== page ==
Sparking Motivation Is The Key To Beating Stress And Burnout, And To Improving Employee Engagement


Let us kick off Stress Awareness Month by looking at the opposite of stress. Certainly, there are times when stress is telling us that something in our lives is straining our capacity—a stressor we need to identify and deal with. However, often times, stress can be a sign that something is missing.

As an Executive Wellness Coach, companies and individual executives hire me to help them manage stress for well-being and success. Stress is an enormous drag on our physical and mental health and our productivity. It is imperative to manage stress and replacing it with a positive is even better. Stress drains our energy. Let us also look at what creates energy.

According to the Centers for Disease Control and Prevention, up to one-third of U.S. workers report high levels of stress at work. Two-fifths (40%) say their jobs are very stressful, and more than one-fourth (26%) report being “often burned out or stressed” by their work.

It is no accident that high levels of workplace stress are accompanied by high levels of employee disengagement. Business leaders need to understand what factors are crushing employees’ spirit, and on the other hand, how to spark motivation.

Meaning and motivation

A recent report by the Korn Ferry Institute explicitly links the problem of a stressed-out workforce with the challenge of fostering motivation. The key to sustained innovation is motivation—specifically intrinsic motivation, the drive that comes from within. By contrast, stress is “a well-known creativity killer.”

The report challenges business leaders to take a long hard look in the mirror: “Is your company stoking or suppressing people’s intrinsic drive?”

Paying attention to motivation is especially important now that Millennials have become the largest part of the workforce. They are searching for purpose and meaning, and want to work for more than a paycheck.

Intrinsic motivation is driven mainly by two factors: autonomy and purpose. Give both to your employees and they will thrive, and so will your company.

A sense of control

Disruption and constant change are unavoidable realities in today’s economy, as is the threat of jobs being replaced or radically altered by automation or AI. As a result, the American Psychological Association finds that “a sense of powerlessness” is at the core of workplace stress.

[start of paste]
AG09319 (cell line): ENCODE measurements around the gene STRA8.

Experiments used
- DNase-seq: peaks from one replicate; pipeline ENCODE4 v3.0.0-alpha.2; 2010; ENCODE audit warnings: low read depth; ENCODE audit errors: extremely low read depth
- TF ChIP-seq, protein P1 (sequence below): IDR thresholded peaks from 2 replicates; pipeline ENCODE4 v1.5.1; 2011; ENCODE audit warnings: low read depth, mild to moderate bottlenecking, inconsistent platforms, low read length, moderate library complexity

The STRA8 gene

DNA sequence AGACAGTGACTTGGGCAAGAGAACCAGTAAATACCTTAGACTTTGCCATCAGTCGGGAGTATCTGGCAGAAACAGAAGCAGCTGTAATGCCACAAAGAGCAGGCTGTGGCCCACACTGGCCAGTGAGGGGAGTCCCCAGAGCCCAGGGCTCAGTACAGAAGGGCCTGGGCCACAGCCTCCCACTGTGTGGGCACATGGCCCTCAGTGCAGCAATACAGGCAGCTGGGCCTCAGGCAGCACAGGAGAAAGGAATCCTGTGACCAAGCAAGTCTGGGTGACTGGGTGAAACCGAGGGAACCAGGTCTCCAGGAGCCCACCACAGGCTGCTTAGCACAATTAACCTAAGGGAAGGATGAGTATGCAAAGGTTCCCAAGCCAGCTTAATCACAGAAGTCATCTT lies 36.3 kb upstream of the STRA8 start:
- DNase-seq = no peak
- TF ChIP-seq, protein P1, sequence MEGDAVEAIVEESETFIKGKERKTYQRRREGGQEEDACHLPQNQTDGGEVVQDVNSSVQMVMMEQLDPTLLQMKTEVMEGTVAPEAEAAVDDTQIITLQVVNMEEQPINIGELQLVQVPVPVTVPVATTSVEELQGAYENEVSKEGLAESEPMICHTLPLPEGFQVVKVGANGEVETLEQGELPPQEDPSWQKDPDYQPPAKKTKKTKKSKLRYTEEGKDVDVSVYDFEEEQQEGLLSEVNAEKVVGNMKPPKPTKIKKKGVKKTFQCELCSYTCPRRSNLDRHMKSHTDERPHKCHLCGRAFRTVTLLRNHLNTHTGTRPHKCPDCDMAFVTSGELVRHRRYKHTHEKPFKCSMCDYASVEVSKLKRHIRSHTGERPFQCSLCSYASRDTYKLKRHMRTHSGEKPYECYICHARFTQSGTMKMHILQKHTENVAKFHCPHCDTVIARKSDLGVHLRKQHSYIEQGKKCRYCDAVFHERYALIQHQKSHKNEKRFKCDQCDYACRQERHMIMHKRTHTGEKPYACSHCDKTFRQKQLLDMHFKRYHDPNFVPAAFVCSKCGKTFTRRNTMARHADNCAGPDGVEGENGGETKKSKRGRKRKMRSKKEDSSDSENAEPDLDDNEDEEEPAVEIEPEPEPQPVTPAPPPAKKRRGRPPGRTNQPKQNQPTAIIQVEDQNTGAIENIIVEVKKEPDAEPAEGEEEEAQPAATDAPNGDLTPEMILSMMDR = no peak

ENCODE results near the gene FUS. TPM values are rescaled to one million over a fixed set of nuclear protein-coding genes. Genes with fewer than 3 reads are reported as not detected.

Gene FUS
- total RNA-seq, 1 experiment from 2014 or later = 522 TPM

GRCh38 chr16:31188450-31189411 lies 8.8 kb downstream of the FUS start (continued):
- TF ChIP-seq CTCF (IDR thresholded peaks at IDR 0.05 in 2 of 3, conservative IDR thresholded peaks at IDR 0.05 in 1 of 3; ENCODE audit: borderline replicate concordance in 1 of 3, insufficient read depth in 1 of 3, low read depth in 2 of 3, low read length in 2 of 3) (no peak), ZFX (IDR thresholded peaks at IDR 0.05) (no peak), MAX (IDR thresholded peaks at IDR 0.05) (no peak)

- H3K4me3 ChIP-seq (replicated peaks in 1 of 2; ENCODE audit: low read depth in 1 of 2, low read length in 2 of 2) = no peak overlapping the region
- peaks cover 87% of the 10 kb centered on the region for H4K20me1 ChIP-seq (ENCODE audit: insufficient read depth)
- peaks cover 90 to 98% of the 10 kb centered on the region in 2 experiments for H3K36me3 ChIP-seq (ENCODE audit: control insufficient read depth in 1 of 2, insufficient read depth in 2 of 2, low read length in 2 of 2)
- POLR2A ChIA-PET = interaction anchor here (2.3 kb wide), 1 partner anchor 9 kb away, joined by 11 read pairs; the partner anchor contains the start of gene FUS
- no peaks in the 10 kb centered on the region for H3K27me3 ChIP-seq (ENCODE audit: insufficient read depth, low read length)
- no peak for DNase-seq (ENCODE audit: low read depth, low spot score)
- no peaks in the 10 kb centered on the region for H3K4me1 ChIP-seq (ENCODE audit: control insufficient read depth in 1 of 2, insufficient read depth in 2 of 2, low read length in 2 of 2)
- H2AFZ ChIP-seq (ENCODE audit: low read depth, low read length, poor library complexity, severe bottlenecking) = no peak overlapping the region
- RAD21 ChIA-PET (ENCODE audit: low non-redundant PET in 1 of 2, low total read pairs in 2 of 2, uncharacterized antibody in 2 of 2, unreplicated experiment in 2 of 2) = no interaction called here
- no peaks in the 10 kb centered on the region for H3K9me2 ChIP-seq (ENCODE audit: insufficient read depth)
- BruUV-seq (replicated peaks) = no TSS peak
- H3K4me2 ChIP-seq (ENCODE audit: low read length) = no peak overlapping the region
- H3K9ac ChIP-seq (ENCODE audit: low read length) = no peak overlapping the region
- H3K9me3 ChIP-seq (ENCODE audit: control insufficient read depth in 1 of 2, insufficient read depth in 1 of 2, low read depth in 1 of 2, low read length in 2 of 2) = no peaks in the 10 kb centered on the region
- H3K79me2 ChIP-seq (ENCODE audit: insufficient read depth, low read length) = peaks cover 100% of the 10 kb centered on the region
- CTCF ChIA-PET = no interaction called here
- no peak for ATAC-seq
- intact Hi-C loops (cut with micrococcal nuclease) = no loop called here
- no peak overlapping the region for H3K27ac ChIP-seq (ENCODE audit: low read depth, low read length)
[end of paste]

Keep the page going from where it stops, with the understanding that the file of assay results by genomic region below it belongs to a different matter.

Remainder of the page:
Business leaders can effectively counter this source of stress by giving employees meaningful autonomy—the ability to exercise discretion in how to carry out their jobs. Employees who feel trusted and empowered are more likely to show initiative and to take ownership over their work. That kind of employee engagement translates directly into improved performance and higher retention rates.

Creating a sense of autonomy throughout an organization requires a new leadership style. Rigid, top-down leadership is a relic of the past. Today’s leaders see authority and decision-making as something to be shared. A participatory and coaching leadership style leads to greater motivation and innovation.

Clarity and purpose

It is well-established that purpose-driven companies perform better and have higher employee satisfaction rates. The challenge is to align the jobs of employees with their unique strengths and individual interests. The art of putting employees in a position to succeed and thrive is one of the marks of a great leader.

Purpose has to come with clear expectations in order to produce results. According to a recent Gallup State of the American Workplace report, a lack of role clarity is a significant factor behind employee burnout. Only 60% of workers strongly agree that they know what is expected of them at work. “When accountability and expectations are moving targets, employees can become exhausted just trying to figure out what people want from them.”

On the other hand, when leaders simultaneously communicate a strong purpose and clear expectations, employees will engage and deliver. Engagement and motivation is an antidote to stress.

Invest in your employees

A feeling of competence is the third big driver of motivation. Conversely, the pressure to quickly master new skills and technologies can be an additional source of stress.

Consider your employees as human capital and invest in them. A culture of learning within an organization inspires a growth mindset—a quality linked to improved performance and greater resilience. People who consistently feel they are learning new skills are far less likely to be stressed.

Sometimes stress arises from feelings of being overwhelmed—but being underwhelmed can also be a problem. Employees enjoy a challenge when their jobs have a sense of purpose and autonomy, and when they feel that they have the skills to meet that challenge.

As business leaders, we need to examine what drains our energy in the workplace, and also what fuels and feeds that energy. By fully tapping into the power of motivation, our own and that of our employees, we can both combat stress and ignite innovation.


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